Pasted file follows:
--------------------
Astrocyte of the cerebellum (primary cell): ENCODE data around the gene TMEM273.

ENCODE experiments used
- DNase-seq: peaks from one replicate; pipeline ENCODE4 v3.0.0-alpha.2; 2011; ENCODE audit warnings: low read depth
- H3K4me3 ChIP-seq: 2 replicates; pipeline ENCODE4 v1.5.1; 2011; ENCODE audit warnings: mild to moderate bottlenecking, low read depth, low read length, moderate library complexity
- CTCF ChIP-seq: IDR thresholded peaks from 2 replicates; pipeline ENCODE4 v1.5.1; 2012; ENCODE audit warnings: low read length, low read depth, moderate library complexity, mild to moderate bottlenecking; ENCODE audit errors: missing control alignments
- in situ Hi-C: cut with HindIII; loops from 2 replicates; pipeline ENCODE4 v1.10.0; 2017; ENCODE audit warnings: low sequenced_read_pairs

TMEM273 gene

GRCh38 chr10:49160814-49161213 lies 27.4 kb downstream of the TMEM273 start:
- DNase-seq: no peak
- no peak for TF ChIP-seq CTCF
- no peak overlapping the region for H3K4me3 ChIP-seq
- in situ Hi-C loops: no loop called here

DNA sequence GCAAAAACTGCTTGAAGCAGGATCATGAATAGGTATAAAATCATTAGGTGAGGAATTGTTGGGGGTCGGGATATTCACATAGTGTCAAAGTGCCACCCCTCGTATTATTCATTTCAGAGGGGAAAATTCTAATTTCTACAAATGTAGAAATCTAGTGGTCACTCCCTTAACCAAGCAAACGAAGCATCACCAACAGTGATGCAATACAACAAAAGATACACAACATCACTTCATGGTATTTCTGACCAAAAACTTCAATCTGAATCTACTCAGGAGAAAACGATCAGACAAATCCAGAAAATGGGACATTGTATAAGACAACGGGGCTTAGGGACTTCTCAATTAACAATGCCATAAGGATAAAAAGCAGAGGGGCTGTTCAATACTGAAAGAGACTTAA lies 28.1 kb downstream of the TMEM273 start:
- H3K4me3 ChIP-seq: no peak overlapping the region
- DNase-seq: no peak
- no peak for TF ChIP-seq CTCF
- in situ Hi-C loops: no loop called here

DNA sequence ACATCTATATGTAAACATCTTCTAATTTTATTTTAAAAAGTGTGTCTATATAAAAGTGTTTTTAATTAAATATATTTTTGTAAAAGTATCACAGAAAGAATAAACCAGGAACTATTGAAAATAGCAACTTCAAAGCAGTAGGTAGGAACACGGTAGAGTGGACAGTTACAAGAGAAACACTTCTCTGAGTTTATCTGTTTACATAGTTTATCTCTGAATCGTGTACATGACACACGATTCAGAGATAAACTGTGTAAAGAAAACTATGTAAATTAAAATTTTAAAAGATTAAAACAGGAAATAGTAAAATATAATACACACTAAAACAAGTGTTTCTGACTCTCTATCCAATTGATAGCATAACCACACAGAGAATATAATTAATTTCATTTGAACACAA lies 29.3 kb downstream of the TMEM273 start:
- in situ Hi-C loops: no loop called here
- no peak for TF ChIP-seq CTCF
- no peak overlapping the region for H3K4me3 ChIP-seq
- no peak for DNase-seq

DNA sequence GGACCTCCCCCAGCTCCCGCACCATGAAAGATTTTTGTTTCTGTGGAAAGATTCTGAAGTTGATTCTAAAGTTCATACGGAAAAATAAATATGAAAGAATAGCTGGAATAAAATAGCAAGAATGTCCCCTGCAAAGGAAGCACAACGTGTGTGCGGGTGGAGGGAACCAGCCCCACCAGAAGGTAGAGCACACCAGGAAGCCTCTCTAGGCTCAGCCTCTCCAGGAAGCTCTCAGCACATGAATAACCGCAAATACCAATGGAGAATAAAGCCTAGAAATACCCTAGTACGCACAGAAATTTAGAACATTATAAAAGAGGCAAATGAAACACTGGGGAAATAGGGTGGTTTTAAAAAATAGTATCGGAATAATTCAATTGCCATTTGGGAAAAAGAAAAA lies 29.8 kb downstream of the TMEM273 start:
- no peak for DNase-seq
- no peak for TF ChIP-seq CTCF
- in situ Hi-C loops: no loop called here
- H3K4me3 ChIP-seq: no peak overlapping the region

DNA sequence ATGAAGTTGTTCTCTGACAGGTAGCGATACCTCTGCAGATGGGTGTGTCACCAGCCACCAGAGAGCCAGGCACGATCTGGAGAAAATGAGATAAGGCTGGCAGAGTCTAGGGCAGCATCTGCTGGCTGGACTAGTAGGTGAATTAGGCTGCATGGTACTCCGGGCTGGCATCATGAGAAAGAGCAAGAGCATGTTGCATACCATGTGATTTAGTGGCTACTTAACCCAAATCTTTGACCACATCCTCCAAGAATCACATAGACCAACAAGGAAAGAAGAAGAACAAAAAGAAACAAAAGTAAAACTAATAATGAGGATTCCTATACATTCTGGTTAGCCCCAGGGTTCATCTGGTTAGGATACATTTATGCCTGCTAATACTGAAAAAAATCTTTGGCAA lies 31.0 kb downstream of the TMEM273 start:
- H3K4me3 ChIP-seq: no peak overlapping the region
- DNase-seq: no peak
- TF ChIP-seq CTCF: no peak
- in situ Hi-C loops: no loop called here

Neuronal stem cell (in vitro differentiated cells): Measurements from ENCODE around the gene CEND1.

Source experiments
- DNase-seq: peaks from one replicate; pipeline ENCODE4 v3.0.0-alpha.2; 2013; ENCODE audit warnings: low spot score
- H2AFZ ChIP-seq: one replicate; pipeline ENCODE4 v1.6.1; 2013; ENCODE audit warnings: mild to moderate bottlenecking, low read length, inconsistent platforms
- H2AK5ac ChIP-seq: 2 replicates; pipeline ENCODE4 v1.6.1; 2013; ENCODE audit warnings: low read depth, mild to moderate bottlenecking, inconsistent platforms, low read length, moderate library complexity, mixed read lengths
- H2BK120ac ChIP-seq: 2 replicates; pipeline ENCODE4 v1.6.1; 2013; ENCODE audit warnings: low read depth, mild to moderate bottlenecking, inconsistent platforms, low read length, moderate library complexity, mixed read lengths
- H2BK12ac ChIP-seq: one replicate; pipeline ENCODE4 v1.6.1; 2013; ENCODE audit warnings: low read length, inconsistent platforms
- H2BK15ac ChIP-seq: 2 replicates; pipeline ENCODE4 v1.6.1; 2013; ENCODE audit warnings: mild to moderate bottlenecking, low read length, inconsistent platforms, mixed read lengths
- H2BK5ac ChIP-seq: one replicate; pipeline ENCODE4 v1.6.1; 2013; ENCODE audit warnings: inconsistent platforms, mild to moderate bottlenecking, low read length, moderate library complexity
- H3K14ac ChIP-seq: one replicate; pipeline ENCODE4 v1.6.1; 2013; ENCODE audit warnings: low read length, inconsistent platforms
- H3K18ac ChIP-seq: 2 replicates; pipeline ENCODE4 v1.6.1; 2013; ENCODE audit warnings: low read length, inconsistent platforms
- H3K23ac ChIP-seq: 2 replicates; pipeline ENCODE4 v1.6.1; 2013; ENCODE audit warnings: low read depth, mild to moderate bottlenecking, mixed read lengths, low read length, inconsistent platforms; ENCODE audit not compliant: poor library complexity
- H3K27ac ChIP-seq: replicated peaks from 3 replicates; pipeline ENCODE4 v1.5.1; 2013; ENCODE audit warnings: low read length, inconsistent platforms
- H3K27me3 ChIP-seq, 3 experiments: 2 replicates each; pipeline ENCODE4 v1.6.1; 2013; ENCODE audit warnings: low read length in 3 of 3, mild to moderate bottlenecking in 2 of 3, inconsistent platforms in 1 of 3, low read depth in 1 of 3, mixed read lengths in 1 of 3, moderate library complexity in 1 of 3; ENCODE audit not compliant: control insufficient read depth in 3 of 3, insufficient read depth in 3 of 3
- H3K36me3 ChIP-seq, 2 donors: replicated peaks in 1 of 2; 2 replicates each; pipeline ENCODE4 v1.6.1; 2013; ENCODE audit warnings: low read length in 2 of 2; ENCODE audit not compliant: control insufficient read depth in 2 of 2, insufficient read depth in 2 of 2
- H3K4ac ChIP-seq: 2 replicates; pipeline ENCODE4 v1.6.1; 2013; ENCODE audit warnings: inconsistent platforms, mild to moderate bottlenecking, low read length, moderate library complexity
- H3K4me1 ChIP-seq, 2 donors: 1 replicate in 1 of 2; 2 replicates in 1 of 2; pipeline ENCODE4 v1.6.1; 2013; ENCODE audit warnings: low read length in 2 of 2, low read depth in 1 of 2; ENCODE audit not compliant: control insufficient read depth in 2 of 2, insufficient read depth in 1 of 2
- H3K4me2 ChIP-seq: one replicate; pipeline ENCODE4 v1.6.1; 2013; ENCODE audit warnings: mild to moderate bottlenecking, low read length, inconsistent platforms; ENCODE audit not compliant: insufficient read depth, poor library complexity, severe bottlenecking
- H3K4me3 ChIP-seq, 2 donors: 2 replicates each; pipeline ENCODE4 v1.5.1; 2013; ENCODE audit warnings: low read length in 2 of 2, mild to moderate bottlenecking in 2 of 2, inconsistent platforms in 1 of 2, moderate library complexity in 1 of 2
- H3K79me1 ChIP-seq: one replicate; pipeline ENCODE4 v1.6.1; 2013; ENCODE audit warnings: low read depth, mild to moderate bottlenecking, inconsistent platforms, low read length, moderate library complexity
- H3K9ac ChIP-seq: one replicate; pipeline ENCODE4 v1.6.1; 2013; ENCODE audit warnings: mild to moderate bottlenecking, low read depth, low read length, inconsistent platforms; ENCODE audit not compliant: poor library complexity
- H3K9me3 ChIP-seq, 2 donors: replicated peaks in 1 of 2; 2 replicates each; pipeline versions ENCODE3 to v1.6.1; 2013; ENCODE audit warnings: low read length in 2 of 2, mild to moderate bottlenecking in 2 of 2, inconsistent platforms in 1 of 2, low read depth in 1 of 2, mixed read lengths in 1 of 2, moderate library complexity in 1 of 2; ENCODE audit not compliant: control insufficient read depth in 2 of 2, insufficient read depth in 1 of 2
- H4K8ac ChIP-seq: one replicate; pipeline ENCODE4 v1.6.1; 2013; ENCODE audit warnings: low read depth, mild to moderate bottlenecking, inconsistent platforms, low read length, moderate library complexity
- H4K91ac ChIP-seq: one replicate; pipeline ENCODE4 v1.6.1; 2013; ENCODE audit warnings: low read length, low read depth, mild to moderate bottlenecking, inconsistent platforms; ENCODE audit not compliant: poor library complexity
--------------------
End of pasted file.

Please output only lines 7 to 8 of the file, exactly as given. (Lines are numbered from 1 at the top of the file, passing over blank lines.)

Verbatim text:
TMEM273 gene

GRCh38 chr10:49160814-49161213 lies 27.4 kb downstream of the TMEM273 start: